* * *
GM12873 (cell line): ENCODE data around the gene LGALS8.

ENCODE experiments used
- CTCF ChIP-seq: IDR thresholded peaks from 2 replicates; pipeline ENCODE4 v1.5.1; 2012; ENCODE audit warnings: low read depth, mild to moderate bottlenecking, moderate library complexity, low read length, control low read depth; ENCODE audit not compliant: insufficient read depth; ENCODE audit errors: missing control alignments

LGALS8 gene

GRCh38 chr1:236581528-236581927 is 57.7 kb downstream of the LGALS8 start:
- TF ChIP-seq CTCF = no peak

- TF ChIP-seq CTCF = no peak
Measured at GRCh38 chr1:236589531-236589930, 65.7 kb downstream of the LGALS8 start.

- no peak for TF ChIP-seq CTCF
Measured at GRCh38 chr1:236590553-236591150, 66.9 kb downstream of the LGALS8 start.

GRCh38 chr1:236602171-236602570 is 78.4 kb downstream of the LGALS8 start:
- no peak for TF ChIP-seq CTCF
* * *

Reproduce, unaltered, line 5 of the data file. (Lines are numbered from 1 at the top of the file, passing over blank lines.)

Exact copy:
GRCh38 chr1:236581528-236581927 is 57.7 kb downstream of the LGALS8 start: